Nicholas Cristakis’s recent op-ed in the New York Times “Let’s Shake Up The Social Sciences” has a lot of things going for it. I appreciate his call for more hands-on teaching of research methods, interdisciplinary collaboration, and the application of social scientific knowledge. To make this point, unfortunately, he mischaracterizes the social sciences as “stagnated”, “boring”, “counterproductive”, and “insecure”. He calls on us to “change the basic DNA of the social sciences” in order to “evolv[e] with the times” as the natural sciences have. What’s more, his piece mischaracterizes the natural sciences in important ways. Christakis’s piece is remarkably data-free and lacks any concrete reference to the social-scientific work it stigmatizes and merely asserts our dysfunction. Of course, he didn’t have much space and was writing for a popular audience, which probably explains this fact. An account of how the social and natural sciences actually work, however, makes clear that the difficulties of the social sciences stem from quite different sources then those that Christakis points to.
The first and most obvious difficulty that the social sciences face is funding, pure and simple. Compared to the natural sciences, we receive peanuts. In Fiscal Year 2013, the NSF got roughly 5.5 billion dollars from Congress to spend on research. Before you press the ‘Read More…’ link in this article, ask yourself “what percent of that was spent on social sciences?”
[The following is an invited post by Megan Tracy.]
About two weeks ago, I received an email from one of the editors of the Science Insider blog. He began: “You’ve probably heard that your NSF grant to study the [Chinese] melamine poisoning scandal was targeted at two House science committee hearings yesterday.” I hadn’t heard and this is the first time my research has become the target of what feels like the never-ending rounds of partisan politics. The original critique of my project and the others being targeted is that they fail to directly benefit the American people. I was, quite frankly, rather surprised to be included as my project examines China’s evolving food regulatory system and has direct relevance for America’s food safety and security. The targeting of particular awards are not (and never are) about their specific content or quality but rather involve broader issues including the allocation of funding, peer review and congressional oversight. (It can, however, certainly feel direct especially when the intellectual merit of your specific grant is questioned and copies of the peer reviews and the program officer’s evaluations are requested in a letter written by the committee’s chairman. As a recent Slate article notes, these attacks appear to be winning. this year, for example, the Coburn amendment successfully limits NSF funding in political science to those that promote national security or the economic interests of the US. The same article argues that with a few exceptions, the social sciences have not been pushing back and are failing to present arguments with much traction in today’s economic and political climate.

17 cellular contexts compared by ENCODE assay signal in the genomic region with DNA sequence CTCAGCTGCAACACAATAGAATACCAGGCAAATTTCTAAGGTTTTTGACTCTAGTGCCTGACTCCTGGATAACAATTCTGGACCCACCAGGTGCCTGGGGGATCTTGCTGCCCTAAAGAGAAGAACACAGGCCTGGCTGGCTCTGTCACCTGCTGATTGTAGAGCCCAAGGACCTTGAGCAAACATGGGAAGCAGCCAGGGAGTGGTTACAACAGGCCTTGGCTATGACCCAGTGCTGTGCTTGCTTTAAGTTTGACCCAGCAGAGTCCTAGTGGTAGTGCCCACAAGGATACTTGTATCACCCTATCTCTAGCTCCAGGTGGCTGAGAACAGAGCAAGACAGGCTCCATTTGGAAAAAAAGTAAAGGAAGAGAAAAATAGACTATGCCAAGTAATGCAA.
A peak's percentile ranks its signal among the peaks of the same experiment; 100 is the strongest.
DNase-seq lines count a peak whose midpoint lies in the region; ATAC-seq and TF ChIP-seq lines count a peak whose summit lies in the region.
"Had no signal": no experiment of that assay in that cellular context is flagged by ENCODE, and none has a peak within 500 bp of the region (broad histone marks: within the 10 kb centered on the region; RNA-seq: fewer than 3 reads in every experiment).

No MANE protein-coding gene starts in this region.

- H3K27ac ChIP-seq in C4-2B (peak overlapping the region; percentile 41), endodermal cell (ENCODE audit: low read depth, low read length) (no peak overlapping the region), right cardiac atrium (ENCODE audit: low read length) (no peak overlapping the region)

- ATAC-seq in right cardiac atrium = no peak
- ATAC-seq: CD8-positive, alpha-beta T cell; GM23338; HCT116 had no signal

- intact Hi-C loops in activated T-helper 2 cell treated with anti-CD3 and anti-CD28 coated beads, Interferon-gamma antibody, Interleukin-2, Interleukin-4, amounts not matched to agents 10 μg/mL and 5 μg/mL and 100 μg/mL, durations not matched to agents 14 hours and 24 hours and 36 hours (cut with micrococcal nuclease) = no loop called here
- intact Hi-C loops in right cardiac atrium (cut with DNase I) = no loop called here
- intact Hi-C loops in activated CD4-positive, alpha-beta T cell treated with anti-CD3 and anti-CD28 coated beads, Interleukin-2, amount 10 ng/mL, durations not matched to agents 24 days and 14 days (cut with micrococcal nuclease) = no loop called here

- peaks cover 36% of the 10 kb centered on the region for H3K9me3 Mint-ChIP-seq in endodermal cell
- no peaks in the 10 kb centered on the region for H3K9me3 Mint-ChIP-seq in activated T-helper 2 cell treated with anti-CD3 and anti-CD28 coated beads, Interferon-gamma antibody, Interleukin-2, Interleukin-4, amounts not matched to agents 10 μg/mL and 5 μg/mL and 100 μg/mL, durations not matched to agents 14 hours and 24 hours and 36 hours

FASTR (Fair Access to Science and Technology Research Act) is the newest revival of legislation designed to open access to federally funded research (used to be called FRPPA). Currently only the NIH requires open access to federally funded research (and this only after 12 months), but this bill would extend it to all federally funded research (for budgets over $100 million) and shorten the time to 6 months. Go forth and support it, it is good for everyone. The public will be your valentine if you do.
[This month, Savage Minds welcomes guest blogger Donya Alinejad]
“For the first time I feel like this is my university.” Over the past year, hearing this comment – and ones like it – from colleagues in the hallways has been no coincidence. This past year at the Vrije Universiteit Amsterdam (VU) has been marked by plans for a set of deep and unprecedented budgetary cuts and reorganizations that will mean things like jobs lost, fewer student services provided, and workloads increased. But this period has also been one in which national media and political attention turned, however briefly, towards a bottom-up, employee-led movement (that we started building at our university against these damaging measures. During this period colleagues referred to a sense of ownership over the university. It was a budding and unique engagement among the many of us involved in this workplace movement. But the feeling was also fleeting, a rupture that plainly demonstrated the contrast with how marginalized the university’s employees normally feel.